Ask Amy: Even with sobriety, alcohol dominates marriage

Dear Amy: From the day we met, over 40 years ago, my wife and I have been social drinkers.

Get-togethers at weddings, holidays, concerts, sporting events, etc., have always featured alcohol.

While I can have a couple of drinks and stop, when it comes to my wife — not so much.

She will keep ordering drinks right up to 2 a.m. And while sometimes stupidly funny when we were younger, as we’ve aged the end results were becoming frequently embarrassing.

I was becoming very concerned about my wife’s drinking and her health.

One night when she went way over the edge, I filmed her, sent the video to her, and told her that I no longer wished to be a part of that lifestyle.

I dumped all the alcohol in the house, and neither of us has had a drink since.

I hardly miss it, and she had no trouble quitting, either, but mentally it has been very challenging for her.

Alcohol was her social lubricant. Alcohol is what allowed her to get past her social anxiety and self-esteem issues.

Now she either doesn’t attend events at all, or sometimes we leave early because she is so unhappy.

How do I get her to see that she can still enjoy these same events without using alcohol as a crutch?

— Sober Husband

Dear Sober: Your wife has managed to give up alcohol, but she has not successfully dealt with the underlying reasons she used alcohol in the first place.

In recovery and 12-step circles, her challenges might be called “dry drunk syndrome.” Her crutch is gone, and now she is limping along, trying to function without it.

Even though your wife gave up drinking quickly, prompted by the videotaped shame of seeing what alcohol abuse was doing to her (and propped up by your subsequent sober support), she would still benefit from seeing an addiction specialist, a therapist, and/or by attending meetings with others in recovery.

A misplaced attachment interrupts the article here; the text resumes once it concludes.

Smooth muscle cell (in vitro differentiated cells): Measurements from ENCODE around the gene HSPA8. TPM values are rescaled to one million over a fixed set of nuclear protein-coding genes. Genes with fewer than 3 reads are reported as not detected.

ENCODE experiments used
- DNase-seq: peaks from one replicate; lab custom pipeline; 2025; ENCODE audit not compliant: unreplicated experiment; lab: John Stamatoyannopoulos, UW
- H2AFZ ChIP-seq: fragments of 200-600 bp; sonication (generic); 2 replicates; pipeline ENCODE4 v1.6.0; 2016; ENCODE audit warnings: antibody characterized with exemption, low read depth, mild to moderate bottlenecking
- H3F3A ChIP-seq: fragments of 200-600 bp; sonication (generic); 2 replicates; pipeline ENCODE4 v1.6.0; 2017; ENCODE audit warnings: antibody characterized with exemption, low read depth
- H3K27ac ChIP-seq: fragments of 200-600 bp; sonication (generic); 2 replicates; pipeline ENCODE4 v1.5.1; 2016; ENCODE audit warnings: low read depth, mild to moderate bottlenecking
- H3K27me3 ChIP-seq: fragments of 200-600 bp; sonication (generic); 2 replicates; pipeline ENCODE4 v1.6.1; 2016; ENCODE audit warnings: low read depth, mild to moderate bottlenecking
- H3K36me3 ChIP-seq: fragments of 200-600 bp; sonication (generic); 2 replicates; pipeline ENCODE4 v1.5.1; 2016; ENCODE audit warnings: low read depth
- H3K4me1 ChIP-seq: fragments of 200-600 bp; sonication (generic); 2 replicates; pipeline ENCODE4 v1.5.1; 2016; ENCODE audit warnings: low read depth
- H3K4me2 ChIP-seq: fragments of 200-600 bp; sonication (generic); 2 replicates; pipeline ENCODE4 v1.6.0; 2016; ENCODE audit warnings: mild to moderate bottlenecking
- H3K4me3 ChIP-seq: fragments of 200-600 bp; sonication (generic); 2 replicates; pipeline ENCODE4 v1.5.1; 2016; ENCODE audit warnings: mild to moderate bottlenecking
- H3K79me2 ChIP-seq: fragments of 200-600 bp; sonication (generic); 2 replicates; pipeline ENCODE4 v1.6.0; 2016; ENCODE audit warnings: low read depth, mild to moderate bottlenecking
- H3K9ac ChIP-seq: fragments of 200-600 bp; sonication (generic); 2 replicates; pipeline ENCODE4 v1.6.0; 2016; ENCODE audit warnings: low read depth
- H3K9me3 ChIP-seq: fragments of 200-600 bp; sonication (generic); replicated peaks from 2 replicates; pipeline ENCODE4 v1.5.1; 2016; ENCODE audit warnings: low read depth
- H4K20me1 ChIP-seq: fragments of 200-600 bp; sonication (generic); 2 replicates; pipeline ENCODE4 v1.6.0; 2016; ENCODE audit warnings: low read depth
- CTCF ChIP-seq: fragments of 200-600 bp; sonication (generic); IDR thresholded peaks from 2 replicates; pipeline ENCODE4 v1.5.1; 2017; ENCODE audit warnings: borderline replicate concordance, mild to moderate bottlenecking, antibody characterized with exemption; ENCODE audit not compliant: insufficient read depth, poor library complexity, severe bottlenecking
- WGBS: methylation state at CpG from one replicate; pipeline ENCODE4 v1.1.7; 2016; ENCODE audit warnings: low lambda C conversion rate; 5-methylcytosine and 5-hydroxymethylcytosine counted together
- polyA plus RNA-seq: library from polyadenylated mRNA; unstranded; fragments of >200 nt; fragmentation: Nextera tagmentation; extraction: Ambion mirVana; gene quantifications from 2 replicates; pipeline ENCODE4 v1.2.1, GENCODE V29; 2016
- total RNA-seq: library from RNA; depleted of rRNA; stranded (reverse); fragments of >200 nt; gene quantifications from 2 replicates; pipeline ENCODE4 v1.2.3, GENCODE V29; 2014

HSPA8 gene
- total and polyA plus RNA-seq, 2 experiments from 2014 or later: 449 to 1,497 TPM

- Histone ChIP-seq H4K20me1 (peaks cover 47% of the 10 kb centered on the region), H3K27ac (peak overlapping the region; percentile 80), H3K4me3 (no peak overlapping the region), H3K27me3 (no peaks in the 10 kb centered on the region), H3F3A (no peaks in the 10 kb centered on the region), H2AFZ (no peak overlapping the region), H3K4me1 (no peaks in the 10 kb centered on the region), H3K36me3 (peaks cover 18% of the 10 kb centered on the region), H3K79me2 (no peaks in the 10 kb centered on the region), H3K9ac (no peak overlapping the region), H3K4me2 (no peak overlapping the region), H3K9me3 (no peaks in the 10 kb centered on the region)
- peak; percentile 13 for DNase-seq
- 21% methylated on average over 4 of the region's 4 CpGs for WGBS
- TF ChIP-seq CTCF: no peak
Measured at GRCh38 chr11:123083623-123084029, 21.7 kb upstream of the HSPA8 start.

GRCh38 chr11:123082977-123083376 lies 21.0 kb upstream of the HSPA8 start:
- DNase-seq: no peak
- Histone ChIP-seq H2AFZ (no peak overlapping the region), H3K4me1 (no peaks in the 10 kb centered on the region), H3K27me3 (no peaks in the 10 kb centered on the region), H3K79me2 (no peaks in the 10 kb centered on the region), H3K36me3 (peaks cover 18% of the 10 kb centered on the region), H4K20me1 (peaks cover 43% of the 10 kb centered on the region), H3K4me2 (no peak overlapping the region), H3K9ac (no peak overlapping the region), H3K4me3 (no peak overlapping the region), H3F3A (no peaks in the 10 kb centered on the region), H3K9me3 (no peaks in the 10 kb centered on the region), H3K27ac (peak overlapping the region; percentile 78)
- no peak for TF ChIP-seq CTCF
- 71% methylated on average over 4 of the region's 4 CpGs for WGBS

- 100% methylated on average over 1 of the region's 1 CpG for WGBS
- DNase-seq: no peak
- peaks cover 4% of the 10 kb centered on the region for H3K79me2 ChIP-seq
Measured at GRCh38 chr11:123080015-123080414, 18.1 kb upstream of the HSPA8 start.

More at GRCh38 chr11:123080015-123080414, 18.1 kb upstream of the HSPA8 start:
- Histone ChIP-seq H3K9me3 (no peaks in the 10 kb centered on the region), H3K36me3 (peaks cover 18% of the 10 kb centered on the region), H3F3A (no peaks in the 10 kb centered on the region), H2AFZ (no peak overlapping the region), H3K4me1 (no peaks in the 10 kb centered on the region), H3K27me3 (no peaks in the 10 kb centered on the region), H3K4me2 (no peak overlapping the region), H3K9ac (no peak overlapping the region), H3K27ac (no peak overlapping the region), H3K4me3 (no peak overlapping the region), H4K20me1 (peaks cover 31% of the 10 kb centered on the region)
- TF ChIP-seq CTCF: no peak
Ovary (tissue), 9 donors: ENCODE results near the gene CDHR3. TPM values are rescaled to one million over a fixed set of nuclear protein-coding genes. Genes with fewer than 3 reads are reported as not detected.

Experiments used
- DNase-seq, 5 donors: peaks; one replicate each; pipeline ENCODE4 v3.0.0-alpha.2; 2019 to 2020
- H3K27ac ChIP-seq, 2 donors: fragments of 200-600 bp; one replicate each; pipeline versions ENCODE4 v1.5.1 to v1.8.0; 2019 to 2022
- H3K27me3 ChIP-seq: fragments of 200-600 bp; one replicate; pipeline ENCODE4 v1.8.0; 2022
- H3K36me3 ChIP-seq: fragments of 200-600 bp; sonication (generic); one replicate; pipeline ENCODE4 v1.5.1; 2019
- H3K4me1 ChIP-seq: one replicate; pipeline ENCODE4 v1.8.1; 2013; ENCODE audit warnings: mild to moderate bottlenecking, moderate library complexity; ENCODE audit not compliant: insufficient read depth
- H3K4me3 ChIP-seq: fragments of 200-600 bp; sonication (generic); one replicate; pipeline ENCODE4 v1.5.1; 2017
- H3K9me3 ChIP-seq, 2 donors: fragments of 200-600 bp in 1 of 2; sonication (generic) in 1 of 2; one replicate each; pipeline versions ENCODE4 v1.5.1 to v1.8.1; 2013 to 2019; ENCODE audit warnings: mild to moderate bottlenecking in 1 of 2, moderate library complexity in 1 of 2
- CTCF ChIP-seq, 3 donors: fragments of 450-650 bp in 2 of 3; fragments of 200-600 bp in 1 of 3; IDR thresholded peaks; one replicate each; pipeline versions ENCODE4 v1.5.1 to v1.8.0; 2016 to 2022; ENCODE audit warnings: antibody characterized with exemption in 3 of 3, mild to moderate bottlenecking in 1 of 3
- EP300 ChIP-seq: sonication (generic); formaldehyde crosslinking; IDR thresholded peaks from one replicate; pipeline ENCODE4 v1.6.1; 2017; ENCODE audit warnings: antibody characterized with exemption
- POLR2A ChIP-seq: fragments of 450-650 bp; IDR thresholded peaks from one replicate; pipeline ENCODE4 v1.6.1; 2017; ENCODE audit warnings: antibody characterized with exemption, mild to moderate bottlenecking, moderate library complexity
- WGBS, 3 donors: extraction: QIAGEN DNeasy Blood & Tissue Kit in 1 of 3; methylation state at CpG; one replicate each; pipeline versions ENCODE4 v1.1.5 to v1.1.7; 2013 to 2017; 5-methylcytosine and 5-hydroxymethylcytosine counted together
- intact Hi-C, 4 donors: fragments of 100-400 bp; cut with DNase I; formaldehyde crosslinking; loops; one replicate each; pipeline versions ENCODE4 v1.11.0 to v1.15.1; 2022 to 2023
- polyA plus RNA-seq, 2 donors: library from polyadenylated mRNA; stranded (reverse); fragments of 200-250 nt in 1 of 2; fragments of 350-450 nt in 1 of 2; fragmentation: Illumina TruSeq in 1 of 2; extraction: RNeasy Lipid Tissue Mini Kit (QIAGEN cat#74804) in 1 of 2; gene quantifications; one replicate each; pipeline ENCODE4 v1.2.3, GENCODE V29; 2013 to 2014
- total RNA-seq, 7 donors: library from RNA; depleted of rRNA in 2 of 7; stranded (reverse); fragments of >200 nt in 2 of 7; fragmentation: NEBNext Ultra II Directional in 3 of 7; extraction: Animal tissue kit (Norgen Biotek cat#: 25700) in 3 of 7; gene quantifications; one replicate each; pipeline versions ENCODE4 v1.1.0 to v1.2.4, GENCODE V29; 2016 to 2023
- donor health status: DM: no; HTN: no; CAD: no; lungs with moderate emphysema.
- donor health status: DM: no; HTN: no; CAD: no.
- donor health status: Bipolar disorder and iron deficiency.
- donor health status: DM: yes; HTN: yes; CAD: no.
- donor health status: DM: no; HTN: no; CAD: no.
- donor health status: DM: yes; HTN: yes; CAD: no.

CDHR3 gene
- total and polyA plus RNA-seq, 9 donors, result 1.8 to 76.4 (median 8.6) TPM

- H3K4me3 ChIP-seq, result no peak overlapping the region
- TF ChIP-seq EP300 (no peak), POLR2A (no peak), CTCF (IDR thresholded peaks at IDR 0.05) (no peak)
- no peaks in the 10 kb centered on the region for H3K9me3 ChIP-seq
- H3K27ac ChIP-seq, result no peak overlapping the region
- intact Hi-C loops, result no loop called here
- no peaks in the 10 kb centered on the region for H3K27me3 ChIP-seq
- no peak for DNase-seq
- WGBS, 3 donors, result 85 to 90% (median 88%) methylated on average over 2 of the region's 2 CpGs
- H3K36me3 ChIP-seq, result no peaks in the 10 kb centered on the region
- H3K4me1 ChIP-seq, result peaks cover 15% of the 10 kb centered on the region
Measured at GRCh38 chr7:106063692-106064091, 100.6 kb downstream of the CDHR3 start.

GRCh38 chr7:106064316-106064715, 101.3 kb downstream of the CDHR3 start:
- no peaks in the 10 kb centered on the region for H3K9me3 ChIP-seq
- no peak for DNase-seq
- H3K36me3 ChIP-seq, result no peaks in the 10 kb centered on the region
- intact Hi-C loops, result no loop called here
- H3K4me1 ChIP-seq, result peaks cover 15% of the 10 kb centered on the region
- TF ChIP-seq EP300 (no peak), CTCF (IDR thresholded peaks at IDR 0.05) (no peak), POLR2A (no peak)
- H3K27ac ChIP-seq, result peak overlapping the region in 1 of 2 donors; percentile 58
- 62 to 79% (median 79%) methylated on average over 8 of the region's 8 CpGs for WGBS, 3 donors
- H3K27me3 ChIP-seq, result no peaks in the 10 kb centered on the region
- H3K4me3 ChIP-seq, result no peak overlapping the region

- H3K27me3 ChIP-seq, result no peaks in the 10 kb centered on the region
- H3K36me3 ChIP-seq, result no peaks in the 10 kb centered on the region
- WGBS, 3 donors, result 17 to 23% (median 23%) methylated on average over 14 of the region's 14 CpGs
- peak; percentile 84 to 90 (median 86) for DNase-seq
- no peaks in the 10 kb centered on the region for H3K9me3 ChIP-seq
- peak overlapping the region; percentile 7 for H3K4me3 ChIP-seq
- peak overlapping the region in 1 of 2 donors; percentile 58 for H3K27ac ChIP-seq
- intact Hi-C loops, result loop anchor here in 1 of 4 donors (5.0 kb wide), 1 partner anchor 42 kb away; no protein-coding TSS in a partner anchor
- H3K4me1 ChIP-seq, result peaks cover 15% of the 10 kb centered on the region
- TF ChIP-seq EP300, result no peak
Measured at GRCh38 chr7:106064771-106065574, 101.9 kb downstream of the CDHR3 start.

Spending time regularly talking with others who also struggle to “white knuckle” their way into and through recovery might help her to understand her anxious responses, and to feel less alone.

I hope you’ll be patient and supportive as your wife continues in the life-changing process of recovery.

Dear Amy: My partner and I have broken up. I was blindsided.

I thought he was happy with me, although he was struggling with depression and undiagnosed (but obvious) ADHD.

I adjusted my expectations and behavior to accommodate him on many occasions because I also have depression, so I understand the need for flexibility.

I never hounded him about not wanting to go out and would go by myself.

We had a lot in common and a healthy intimate relationship.

I was sad and confused when he said he wanted to break up. I started crying and asked him why he was doing this.

He answered that I was being selfish if I wanted him to stay with me as a couple. He said he felt trapped. I didn’t expect to hear that, either.

I’ve always seen myself as a giving, loving person. I never imagined that anyone would ever call me selfish. That hurt almost as much as the break-up.

I told him that I wouldn’t stay where I wasn’t wanted, and made arrangements to move out.

Can loving someone be a selfish act?

— Suddenly Single

Dear Suddenly Single: People say hurtful things when they’re pushing a partner away.

The way I would interpret your ex’s “selfish” statement refers back to the old aphorism, “If you love something, let it go.”

Your former partner is saying that he feels trapped in the relationship, and that (in his opinion) it would be selfish of you to urge him to stay in a relationship that he no longer wants to be in.

And … he’s right. In that context, pressuring someone to hold on to a relationship can be a selfish act.

This doesn’t mean that you’re a selfish person.

You are on the unfortunate receiving end of a depressed man who might be spiraling. As hurt as you are, it would be kindest to peacefully part and to offer to keep the door open to friendship.

Dear Amy: “Time’s Ticking Away” wanted to lie to and cheat on her long-time partner, and you encouraged her to do that!

I can’t believe you would be so heartless.

— Upset

Dear Upset: I didn’t encourage her to leave; I did encourage her to be honest and to understand the consequences of her choice.

(You can email Amy Dickinson at [email protected] or send a letter to Ask Amy, P.O. Box 194, Freeville, NY 13068. You can also follow her on Twitter @askingamy or Facebook.)

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